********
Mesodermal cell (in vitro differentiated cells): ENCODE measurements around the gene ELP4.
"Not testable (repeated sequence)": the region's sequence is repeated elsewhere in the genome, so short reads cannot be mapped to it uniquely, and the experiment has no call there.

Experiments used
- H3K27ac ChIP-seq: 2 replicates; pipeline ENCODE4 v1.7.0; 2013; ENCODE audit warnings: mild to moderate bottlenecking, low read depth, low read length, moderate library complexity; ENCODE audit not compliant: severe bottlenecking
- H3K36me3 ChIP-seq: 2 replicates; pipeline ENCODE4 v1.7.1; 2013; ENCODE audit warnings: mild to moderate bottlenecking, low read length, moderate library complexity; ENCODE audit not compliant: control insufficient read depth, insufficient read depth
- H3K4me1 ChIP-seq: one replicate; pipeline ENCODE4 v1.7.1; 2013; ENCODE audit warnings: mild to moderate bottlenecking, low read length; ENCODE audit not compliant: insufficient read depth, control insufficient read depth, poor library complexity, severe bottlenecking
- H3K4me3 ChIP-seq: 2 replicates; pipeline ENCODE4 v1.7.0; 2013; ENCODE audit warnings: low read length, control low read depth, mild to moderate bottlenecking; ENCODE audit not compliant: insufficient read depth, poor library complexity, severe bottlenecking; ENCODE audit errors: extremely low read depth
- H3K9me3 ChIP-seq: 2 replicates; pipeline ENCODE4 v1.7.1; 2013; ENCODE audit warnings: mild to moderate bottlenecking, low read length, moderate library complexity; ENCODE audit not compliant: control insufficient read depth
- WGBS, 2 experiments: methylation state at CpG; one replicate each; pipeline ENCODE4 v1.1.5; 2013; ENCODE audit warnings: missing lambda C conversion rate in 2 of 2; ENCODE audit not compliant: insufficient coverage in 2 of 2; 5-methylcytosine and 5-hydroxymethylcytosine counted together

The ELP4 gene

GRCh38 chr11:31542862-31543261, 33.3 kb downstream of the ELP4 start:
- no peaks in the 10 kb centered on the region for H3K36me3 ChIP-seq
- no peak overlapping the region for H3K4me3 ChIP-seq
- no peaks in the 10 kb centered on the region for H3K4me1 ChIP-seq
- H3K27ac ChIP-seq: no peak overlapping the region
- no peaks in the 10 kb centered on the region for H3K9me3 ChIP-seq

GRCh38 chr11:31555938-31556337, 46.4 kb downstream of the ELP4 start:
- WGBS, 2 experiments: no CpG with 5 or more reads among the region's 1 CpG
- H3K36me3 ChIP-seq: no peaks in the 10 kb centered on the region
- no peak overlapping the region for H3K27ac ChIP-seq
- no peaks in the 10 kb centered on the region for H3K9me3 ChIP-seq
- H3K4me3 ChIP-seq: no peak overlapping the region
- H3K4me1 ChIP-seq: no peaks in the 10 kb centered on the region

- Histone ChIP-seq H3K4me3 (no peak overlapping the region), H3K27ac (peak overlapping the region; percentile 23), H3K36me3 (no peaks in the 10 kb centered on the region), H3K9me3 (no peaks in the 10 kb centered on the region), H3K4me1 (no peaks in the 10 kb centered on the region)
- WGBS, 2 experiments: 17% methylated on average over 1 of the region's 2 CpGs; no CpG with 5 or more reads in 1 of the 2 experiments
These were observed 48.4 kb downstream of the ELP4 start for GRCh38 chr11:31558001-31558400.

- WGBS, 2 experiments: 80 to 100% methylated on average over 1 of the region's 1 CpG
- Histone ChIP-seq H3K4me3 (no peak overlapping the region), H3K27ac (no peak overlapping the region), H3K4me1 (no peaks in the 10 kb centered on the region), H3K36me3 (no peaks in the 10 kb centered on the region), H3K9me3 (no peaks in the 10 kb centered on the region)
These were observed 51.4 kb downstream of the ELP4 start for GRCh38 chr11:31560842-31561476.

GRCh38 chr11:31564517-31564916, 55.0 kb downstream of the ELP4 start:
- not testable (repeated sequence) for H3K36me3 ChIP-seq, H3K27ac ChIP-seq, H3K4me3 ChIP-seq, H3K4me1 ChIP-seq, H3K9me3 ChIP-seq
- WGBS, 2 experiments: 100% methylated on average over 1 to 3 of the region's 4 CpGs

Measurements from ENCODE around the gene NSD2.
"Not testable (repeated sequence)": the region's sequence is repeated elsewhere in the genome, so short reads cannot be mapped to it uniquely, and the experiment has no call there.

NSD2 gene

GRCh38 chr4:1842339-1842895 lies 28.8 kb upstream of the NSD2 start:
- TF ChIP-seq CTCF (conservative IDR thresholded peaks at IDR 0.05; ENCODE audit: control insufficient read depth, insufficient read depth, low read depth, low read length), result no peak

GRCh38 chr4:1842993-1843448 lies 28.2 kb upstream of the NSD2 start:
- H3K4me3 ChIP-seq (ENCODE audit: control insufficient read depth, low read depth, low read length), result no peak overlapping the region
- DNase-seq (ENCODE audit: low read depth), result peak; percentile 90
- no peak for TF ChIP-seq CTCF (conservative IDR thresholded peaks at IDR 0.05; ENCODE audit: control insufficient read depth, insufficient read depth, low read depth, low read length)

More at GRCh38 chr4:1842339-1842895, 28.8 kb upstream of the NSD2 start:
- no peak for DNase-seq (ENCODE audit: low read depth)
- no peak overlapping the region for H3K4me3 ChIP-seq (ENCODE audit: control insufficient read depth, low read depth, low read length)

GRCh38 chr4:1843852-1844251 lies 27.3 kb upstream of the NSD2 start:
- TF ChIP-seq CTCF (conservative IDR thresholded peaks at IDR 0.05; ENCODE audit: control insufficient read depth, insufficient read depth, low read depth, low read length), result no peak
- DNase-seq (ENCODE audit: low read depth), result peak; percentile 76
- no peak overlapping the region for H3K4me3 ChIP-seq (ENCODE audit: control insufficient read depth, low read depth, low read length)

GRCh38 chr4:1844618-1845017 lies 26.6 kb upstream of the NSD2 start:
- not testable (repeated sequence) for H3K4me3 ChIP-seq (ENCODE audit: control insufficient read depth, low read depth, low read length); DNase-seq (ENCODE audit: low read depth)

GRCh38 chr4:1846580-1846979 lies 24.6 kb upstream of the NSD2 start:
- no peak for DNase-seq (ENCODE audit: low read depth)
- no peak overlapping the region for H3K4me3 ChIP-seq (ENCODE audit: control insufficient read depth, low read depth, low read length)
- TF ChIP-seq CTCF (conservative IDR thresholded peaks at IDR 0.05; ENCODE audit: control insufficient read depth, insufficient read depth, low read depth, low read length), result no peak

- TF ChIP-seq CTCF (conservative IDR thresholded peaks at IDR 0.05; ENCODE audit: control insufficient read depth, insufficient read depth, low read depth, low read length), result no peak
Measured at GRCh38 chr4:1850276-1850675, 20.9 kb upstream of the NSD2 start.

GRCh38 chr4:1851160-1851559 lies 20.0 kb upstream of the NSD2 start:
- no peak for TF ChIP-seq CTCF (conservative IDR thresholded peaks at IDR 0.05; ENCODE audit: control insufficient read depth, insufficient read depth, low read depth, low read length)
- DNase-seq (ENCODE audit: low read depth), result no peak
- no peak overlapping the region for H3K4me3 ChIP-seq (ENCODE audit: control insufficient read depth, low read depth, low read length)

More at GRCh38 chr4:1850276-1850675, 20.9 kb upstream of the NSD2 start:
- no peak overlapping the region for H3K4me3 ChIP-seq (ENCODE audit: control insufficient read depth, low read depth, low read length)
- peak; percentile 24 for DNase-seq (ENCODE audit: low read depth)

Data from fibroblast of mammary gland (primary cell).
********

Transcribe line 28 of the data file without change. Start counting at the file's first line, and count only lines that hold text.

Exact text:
- Histone ChIP-seq H3K4me3 (no peak overlapping the region), H3K27ac (no peak overlapping the region), H3K4me1 (no peaks in the 10 kb centered on the region), H3K36me3 (no peaks in the 10 kb centered on the region), H3K9me3 (no peaks in the 10 kb centered on the region)